I am thirsty, but I hesitate to buy refreshments because Daniel doesn’t want me to use the communal toilets. It’s only eight o’clock, but it’s dark, and plenty of girls before me have been assaulted on that short trip. Also, “the toilets aren’t used properly, and you might get a disease you aren’t interested in catching,” Daniel says.

That’s why everything smells like urine. To avoid the toilets, Daniel’s family uses a bucket in a corner. The three of them keep their mud-floored plastic hovel fantastically neat, and empty the bucket constantly, but at some point I inhale sharply and breathe in too much of the stink. I puke into my mouth, and pretend I didn’t. I suggest that we go for a walk.

Outside, it’s clear that plenty of other residents are improvising bathroom facilities, too. The air is still, and within seconds my nose and throat are coated with the reek of hot rotting shit. “People have a lot of needs here,” Daniel tells me while I spit as inconspicuously as possible. He’s starting an organization called Redeem for Handicap. “There’s a lot of amputees because of the earthquake, right?” I ask, looking for my footing on the steep muddy trail. “How do they get around here?” “Yeah, that’s a problem,” says Daniel.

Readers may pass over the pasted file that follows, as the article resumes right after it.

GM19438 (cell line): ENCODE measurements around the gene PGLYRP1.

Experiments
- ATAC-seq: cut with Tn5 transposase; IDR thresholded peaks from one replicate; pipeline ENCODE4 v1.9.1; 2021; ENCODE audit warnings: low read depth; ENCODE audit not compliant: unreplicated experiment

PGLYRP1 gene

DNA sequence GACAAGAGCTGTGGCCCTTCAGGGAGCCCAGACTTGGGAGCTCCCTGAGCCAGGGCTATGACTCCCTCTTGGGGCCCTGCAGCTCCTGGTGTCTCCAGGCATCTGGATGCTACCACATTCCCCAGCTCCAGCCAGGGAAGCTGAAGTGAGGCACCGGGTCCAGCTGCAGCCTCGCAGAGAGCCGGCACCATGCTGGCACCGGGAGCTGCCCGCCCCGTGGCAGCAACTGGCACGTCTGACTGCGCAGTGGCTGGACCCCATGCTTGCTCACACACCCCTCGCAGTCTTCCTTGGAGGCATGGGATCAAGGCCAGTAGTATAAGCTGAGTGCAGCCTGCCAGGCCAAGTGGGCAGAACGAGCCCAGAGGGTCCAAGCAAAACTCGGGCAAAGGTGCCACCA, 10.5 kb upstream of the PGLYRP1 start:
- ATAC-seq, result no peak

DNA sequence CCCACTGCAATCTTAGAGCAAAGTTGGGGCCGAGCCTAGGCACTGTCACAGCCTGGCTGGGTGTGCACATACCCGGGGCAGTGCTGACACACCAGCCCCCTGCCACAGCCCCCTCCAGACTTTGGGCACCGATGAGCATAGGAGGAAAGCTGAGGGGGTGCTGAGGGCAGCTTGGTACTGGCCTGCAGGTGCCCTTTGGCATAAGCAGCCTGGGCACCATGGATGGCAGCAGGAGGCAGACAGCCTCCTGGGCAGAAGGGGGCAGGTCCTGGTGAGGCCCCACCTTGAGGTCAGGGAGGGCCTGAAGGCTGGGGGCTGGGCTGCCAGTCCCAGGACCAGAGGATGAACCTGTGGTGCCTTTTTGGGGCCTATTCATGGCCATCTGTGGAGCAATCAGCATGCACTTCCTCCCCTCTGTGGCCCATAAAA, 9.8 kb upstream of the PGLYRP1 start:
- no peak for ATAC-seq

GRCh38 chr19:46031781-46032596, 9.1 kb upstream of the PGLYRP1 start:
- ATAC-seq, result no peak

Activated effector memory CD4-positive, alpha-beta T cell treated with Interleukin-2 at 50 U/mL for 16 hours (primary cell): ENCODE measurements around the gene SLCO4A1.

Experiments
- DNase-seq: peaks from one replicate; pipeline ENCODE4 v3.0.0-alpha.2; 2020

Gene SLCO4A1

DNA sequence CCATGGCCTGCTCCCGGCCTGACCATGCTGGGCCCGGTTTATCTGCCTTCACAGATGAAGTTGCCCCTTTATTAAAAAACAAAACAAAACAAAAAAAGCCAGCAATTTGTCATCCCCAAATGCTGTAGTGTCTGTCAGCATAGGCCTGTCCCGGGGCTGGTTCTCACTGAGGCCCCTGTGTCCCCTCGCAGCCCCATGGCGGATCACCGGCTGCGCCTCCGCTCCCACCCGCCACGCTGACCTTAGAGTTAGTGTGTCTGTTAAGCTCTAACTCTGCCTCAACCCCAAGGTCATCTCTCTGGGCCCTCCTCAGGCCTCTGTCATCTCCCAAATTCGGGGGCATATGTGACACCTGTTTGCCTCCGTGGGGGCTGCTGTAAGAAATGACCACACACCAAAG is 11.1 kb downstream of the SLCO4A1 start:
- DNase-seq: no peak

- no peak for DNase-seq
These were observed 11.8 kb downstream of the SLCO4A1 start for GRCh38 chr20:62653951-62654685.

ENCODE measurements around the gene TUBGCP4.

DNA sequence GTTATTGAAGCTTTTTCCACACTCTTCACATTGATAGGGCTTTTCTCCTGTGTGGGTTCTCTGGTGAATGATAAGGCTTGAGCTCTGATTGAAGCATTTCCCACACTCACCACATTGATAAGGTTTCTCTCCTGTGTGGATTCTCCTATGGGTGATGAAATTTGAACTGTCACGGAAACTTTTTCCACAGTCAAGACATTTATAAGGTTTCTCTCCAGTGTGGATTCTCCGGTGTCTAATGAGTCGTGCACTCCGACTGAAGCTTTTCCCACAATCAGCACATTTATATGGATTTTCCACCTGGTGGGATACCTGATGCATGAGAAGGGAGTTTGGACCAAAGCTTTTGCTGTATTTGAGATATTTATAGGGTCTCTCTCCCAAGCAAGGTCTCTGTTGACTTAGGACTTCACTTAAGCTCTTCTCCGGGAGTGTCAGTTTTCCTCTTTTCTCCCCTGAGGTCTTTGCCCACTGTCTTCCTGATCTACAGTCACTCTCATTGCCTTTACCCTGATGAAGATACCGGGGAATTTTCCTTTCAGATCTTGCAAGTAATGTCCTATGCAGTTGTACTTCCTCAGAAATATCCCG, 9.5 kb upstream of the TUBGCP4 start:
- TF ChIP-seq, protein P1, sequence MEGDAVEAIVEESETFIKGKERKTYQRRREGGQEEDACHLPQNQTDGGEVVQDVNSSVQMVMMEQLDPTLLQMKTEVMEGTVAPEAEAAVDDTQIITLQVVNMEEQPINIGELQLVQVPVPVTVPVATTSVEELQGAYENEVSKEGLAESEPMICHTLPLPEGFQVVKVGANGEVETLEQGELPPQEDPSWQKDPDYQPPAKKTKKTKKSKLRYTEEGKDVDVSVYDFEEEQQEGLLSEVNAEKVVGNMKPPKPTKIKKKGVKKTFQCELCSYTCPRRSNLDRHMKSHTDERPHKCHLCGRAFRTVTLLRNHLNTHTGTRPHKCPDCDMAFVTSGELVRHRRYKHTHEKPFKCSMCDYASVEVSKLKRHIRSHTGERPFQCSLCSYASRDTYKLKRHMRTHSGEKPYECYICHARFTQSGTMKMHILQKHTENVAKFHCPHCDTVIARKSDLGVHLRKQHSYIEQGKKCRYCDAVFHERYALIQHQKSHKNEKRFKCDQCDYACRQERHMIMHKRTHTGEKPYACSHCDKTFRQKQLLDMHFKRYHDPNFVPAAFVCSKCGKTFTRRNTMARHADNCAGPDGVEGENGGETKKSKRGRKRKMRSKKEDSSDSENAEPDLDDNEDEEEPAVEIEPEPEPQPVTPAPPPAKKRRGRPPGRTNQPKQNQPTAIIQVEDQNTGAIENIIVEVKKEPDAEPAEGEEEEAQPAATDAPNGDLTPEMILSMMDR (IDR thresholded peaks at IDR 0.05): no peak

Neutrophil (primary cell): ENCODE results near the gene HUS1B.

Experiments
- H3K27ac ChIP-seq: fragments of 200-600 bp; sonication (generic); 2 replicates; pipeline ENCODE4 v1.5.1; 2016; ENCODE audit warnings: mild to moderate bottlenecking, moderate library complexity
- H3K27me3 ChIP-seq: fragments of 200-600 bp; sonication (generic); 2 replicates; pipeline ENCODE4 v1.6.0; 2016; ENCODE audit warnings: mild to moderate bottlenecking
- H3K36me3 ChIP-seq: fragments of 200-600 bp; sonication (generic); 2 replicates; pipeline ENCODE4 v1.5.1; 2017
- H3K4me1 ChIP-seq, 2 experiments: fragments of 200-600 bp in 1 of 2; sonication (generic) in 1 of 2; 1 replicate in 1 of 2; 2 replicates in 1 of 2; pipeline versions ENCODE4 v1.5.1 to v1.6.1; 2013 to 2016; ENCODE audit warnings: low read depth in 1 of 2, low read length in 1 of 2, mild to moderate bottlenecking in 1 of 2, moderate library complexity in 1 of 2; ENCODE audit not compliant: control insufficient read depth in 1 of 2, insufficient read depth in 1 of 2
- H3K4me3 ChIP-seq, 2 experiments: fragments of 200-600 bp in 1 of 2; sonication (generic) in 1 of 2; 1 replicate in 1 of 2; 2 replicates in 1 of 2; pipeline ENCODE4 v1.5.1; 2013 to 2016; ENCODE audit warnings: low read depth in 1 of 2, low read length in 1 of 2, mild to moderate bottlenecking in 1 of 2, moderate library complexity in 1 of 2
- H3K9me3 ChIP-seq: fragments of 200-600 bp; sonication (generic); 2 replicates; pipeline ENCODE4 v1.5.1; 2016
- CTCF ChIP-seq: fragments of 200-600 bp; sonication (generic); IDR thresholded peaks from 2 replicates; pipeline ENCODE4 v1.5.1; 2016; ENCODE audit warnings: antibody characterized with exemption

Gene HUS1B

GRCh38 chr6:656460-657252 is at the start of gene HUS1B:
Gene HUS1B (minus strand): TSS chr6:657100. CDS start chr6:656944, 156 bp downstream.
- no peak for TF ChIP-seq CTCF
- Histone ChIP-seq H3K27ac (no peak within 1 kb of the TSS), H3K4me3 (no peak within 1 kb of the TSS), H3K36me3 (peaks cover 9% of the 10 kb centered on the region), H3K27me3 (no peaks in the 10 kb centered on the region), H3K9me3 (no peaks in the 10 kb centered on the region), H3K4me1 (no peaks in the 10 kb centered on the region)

“The idea that this will turn around in your lifetime is a fantasy—and a crime of gargantuan proportions.”

But he points out that they’re hardly the only ones struggling. There’s a lady who lives right over here who lost her husband, Daniel gestures. She’s got kids, and she’s too sick to work, and she hasn’t eaten in a week. This tall smiley fellow shaking my hand is difficult to understand because he’s deaf from rubble that fell on his head. He needs a hearing aid. But Redeem for Handicap, or any other organization, can’t raise money from the international community without a website…